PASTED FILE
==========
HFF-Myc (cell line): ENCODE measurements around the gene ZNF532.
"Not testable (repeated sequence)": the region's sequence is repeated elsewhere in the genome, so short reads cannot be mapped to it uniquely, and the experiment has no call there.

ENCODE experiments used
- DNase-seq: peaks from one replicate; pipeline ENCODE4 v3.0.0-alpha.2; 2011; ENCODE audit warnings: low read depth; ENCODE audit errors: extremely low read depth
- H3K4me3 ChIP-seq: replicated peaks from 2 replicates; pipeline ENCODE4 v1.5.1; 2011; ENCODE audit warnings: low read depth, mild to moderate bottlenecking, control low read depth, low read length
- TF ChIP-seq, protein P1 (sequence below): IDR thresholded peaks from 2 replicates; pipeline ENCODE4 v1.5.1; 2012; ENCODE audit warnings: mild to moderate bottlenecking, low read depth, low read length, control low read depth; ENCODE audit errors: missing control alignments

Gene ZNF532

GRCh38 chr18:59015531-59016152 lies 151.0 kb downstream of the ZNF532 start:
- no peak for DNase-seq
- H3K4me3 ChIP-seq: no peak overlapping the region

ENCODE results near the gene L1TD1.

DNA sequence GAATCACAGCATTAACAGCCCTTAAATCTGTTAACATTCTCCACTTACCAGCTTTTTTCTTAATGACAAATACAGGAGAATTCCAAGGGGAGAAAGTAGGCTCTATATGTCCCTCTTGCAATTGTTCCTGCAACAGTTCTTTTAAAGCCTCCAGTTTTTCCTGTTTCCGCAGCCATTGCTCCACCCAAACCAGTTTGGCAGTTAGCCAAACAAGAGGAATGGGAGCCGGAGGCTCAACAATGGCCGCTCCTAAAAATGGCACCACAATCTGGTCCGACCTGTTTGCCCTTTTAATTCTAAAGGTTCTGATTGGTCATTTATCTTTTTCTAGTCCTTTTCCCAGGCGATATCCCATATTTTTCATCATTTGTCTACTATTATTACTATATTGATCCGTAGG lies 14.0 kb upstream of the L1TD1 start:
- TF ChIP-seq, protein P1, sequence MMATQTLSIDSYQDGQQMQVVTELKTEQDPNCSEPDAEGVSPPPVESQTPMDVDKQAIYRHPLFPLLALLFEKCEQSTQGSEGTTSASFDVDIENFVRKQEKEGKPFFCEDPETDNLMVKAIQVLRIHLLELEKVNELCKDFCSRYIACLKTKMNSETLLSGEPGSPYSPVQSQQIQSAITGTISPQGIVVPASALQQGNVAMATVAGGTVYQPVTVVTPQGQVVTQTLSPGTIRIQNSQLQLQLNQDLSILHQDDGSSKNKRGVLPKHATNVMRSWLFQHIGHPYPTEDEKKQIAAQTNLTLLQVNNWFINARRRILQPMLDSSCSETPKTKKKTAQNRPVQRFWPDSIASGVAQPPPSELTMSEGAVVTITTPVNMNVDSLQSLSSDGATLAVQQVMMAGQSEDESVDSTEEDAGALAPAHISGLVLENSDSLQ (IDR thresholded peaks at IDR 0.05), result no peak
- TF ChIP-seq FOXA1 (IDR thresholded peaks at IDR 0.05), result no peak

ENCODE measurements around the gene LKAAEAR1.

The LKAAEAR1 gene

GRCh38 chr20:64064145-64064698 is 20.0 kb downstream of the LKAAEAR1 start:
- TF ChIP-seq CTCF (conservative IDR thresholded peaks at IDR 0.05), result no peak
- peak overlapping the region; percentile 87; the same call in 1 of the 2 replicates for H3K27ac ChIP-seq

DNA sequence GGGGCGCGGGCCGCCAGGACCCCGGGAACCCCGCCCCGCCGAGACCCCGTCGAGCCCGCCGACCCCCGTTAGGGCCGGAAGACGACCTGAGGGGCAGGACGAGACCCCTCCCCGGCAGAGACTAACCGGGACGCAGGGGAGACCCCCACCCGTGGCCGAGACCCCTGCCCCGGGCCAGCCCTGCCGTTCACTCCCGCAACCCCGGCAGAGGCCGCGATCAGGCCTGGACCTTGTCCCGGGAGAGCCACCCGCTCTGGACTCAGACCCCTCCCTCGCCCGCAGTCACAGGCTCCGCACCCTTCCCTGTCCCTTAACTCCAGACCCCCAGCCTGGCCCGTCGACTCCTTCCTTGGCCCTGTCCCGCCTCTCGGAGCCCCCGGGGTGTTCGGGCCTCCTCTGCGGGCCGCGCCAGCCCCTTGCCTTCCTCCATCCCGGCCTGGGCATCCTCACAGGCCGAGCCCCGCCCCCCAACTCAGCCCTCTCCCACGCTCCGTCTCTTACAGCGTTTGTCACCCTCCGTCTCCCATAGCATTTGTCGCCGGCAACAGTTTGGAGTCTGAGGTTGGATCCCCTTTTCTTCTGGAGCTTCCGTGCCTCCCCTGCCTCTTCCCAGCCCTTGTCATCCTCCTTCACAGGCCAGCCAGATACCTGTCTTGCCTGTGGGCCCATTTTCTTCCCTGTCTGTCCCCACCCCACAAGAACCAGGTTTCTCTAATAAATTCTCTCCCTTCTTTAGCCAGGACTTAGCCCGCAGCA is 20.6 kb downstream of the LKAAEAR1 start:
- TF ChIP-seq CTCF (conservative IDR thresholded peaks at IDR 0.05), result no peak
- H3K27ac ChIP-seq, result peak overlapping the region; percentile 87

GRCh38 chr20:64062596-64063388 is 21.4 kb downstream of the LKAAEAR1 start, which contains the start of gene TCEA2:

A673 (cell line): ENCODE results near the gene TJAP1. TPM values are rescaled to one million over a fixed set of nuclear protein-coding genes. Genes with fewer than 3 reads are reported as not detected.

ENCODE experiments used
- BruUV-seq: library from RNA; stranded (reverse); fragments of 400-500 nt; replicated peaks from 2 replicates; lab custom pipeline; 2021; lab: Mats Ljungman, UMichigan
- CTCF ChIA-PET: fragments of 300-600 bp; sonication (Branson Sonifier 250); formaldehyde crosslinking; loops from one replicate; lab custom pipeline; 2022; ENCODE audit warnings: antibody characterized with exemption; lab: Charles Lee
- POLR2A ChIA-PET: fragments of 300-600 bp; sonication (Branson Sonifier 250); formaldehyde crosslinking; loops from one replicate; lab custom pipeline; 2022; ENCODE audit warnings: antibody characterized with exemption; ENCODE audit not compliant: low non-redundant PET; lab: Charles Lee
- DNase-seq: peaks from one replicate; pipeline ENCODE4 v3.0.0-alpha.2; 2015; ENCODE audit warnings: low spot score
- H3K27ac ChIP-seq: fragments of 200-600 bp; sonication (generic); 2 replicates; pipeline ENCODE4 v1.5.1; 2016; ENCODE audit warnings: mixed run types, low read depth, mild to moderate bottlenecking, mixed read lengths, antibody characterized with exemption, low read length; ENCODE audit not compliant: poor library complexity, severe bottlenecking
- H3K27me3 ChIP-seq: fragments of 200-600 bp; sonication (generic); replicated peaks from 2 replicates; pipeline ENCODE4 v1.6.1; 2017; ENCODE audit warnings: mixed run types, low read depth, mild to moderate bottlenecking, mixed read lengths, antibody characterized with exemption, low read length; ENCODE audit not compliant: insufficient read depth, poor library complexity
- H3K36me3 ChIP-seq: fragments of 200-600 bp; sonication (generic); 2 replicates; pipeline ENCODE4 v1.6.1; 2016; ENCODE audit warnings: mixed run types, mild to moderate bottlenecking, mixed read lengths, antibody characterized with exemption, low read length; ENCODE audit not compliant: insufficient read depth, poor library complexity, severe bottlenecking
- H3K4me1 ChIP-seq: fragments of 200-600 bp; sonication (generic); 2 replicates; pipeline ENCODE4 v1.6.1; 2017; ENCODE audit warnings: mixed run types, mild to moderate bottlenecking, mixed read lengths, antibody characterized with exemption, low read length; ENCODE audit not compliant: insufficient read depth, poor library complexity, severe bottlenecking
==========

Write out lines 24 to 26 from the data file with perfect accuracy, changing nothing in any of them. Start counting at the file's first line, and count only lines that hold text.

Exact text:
A673 (cell line): ENCODE results near the gene TJAP1. TPM values are rescaled to one million over a fixed set of nuclear protein-coding genes. Genes with fewer than 3 reads are reported as not detected.

ENCODE experiments used
- BruUV-seq: library from RNA; stranded (reverse); fragments of 400-500 nt; replicated peaks from 2 replicates; lab custom pipeline; 2021; lab: Mats Ljungman, UMichigan